Police unions, objective observers and whatever they call white people (I’m using “‘MAGA’ Yeezys” this week) often accuse the media of casting law enforcement officers in a negative light simply because some news outlets believe the public should know about police brutality and the disproportionate killing of black people. But The Root would like to dispel the myth that police officers have no choice when faced with the split-second decision to kill or be killed.
In a miracle as rare as Donald Trump actually making sense, or your favorite Jamaican restaurant not running out of oxtails before 9 a.m., a black teenager who was carrying a toy gun escaped police custody, stole a city bus and led police on a high-speed chase, but he still did not die in a hail of police bullets.
This is not fake news.
Early Sunday morning, Birmingham, Ala., police received a call about two men carrying guns in the city’s Lakeview district (your city probably calls it “Five Points” or “the River Walk,” but it’s basically that little area of town where white folks get wasted at bars until the wee hours of the morning). When law enforcement officers arrived, they found two black juveniles carrying a BB gun and a paintball gun, according to WBRC-TV.
But in a rare show of restraint and logic, instead of fearing for their lives and opening fire, the police decided to do something that is unthinkable: They called the boys’ parents! While we know this goes against normal police procedure, the cops attempted a rarely used precedent called “protect and serve.”
I’m sure you’ve never heard of it, but trust me, it exists.
When the mother of one of the kids refused to come pick up her son, the Birmingham Police Department decided to place the 15-year-old in protective custody. But the child somehow escaped from the juvenile facility, stole a city transit bus from the bus depot and led police on a high-speed chase through the city. During the chase, the juvenile intentionally rammed two police cars, an incident that was caught on camera as they sped through one of the city’s housing projects.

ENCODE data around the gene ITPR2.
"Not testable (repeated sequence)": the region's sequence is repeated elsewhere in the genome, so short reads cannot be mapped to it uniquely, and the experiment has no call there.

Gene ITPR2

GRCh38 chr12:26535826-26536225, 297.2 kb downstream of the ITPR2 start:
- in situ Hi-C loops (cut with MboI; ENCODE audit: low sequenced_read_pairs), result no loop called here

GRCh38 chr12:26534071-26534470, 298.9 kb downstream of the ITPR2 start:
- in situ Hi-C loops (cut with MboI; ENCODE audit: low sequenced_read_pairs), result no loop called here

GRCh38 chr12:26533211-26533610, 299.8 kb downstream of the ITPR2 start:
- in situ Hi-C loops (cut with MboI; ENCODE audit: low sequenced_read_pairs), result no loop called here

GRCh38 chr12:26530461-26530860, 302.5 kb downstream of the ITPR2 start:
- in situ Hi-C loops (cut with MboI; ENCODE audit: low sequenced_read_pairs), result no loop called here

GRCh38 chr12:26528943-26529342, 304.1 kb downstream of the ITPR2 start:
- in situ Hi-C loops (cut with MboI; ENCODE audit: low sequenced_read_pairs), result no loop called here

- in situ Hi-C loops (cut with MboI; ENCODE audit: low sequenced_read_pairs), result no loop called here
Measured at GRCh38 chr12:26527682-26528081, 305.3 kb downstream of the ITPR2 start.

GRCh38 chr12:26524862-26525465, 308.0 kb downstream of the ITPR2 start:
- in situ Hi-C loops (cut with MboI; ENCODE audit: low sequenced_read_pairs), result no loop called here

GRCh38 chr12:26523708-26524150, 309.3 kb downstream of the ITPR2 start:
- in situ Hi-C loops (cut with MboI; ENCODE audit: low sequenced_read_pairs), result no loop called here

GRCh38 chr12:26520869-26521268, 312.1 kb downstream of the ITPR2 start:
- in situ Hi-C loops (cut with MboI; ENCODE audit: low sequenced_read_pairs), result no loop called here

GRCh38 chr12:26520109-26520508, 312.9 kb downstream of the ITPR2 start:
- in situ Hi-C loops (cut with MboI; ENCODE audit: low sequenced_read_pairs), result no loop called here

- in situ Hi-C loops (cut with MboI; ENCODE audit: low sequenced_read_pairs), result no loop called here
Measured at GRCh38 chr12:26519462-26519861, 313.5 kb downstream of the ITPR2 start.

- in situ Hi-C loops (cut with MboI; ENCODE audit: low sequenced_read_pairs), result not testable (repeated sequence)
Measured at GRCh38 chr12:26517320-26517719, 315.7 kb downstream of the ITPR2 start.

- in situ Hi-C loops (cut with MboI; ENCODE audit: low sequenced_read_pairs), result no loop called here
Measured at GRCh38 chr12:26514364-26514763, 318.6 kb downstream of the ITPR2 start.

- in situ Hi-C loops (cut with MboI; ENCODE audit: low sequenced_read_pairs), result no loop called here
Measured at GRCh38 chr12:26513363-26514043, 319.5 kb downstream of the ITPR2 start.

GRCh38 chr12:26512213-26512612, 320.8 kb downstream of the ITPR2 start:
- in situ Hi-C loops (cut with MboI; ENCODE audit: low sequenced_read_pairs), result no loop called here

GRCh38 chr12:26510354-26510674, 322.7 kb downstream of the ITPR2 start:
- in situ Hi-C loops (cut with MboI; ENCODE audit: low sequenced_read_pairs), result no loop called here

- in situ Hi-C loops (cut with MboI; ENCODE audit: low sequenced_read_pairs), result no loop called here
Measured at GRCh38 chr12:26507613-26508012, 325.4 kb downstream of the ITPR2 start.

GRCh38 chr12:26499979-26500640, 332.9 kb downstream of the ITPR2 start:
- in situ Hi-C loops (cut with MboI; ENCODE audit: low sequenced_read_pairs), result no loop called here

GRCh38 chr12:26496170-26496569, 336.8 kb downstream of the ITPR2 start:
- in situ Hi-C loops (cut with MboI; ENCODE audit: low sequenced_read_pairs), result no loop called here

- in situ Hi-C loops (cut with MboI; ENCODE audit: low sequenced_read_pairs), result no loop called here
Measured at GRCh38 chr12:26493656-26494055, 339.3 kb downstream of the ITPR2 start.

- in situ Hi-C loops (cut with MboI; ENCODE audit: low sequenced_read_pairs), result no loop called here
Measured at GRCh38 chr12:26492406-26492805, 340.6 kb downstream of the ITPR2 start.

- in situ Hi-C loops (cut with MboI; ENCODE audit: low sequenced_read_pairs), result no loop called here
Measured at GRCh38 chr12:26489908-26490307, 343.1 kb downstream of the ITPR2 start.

Many police departments would have used this opportunity to fire into the bus and kill the suspect, as Cleveland cops did when they shot into Timothy Russell and Malissa Williams’ vehicle 137 times. Another option would have been for police to continue the chase and endanger the lives of innocent citizens. But Birmingham police decided to call off the chase before someone got hurt.
In explaining the officers’ decision to de-escalate the situation, Birmingham Police Lt. Peter Williston said:
The officers used all available resources to safely end this incident. The juvenile suspect took a minor situation to a level that put many lives in danger; to include his own. The Birmingham Police Officers involved in this incident showed great restraint and fell back on the training they received during their careers to ensure everyone, including the juvenile suspect, remained unharmed. It is hoped, through cooperation, that the juvenile will turn himself [in]. It is unknown at this time what charges the juvenile suspect will be facing.
I know this sounds irresponsible. Why would the police allow an obviously dangerous criminal armed with a play-play weapon to get away? Of course, there is the notion that maybe Birmingham’s public safety officers were actually concerned about the safety of the public, especially considering the lives taken by teens like Michael Brown, Trayvon Martin and Tamir Rice, who went on dangerous, nonshooting sprees. How would Birmingham police justify it if this teen continued his rampage of not killing anyone at all? Did they expect him to just turn himself in? This never happens.
Except it did.
After a long, tense period of terror that lasted a few hours, police apprehended the suspect by using a rare technique called “waiting.” The Birmingham Police Department apprehended the suspect Sunday afternoon when he turned himself in.
With the juvenile now in custody, the Police Department decided to throw the book at the teenager by sending him to a facility where he will attend school, participate in programs and have the opportunity to attend religious services, according to a news release by the Jefferson County Youth Detention Center.
While this is a different outcome from what many expected, Jefferson County Youth Detention Director Monica Grier explained the logic behind not murdering a teenager in cold blood.
“The 15-year-old has been accused of serious violations, but we all have a duty to care,” said Grier. “This child could greatly benefit from a needs-based assessment, mentoring and strong supervision.”
Let us be clear: The Birmingham Police Department does not deserve a round of applause for actually doing its job. But when faced with the choice of shooting another black teen in the face or trying to make the city they serve as safe as possible, Birmingham police seem to be outliers.
Although this rarely happens, other police departments should note one interesting statistic:
Zero people were hurt or injured during this incident.